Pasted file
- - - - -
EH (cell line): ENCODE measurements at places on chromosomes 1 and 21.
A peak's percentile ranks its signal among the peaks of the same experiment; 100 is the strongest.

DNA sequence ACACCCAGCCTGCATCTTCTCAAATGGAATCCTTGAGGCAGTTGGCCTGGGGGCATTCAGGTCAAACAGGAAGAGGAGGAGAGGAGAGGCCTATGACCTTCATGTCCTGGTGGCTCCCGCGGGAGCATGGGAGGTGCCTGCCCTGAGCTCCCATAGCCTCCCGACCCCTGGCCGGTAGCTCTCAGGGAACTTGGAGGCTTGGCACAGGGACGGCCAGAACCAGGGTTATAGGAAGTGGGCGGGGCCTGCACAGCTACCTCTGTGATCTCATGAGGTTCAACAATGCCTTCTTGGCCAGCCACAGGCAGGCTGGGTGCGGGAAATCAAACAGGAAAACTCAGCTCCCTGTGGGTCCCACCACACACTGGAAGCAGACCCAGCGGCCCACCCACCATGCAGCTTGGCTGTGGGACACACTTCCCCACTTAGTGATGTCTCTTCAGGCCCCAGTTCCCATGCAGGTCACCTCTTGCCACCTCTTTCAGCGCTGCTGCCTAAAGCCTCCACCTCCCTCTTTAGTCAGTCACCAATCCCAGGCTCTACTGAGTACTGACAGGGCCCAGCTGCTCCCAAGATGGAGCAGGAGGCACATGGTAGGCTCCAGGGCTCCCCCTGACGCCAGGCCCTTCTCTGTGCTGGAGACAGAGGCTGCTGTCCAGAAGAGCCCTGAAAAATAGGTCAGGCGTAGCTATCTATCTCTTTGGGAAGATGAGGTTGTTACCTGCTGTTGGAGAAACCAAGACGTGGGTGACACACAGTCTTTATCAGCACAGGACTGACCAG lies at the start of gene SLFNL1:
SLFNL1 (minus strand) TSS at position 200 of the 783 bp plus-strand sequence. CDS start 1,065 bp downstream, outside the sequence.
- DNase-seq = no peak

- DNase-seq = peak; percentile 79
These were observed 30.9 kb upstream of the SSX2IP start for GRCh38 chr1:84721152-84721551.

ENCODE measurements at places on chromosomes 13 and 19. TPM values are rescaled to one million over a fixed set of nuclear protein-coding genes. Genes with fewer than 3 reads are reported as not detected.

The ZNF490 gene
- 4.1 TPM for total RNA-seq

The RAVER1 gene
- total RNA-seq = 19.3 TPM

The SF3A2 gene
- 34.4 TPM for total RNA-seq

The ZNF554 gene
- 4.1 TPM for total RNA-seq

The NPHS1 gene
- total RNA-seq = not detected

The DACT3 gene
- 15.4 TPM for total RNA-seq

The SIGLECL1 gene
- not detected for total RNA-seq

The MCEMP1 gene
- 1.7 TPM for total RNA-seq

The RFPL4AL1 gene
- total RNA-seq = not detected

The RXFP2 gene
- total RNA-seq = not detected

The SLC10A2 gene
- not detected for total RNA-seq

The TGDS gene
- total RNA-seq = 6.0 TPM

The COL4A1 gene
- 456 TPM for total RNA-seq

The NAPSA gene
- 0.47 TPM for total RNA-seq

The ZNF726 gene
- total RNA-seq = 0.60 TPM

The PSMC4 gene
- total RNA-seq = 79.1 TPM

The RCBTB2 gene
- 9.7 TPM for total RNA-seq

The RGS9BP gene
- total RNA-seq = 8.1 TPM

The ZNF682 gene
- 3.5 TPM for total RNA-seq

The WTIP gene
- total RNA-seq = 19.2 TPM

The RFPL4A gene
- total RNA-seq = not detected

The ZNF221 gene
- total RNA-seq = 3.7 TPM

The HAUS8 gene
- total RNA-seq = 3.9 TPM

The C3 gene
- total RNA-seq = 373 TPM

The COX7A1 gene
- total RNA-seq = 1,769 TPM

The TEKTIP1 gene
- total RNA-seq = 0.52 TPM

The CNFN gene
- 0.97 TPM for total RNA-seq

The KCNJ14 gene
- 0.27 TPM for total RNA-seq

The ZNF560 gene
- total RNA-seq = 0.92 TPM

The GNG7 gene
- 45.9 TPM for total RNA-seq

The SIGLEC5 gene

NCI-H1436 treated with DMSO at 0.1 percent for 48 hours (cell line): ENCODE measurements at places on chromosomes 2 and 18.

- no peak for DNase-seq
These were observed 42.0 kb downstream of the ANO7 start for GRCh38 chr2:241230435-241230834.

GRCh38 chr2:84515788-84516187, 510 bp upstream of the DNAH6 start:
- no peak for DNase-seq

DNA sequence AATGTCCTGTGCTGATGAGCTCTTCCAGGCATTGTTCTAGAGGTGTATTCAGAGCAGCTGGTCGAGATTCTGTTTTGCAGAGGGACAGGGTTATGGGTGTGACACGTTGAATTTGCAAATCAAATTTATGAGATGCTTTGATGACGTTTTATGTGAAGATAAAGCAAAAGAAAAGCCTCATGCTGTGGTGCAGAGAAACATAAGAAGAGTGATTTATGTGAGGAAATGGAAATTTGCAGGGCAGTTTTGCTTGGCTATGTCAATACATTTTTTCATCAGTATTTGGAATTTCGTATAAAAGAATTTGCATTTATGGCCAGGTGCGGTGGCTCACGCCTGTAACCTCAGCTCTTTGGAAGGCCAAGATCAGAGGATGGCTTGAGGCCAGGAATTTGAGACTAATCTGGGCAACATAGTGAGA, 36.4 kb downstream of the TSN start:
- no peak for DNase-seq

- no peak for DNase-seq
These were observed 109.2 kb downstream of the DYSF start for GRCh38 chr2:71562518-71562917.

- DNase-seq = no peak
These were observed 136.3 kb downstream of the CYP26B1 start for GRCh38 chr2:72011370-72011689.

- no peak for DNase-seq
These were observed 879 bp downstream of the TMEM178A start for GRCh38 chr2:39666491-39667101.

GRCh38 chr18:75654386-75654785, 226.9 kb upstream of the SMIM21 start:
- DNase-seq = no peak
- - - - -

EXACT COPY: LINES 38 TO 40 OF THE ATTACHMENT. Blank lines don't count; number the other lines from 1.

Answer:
- total RNA-seq = 0.60 TPM

The PSMC4 gene
- total RNA-seq = 79.1 TPM